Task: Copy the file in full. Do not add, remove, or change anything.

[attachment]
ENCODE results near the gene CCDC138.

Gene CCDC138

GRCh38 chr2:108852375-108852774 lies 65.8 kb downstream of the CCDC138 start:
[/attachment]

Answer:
ENCODE results near the gene CCDC138.

Gene CCDC138

GRCh38 chr2:108852375-108852774 lies 65.8 kb downstream of the CCDC138 start: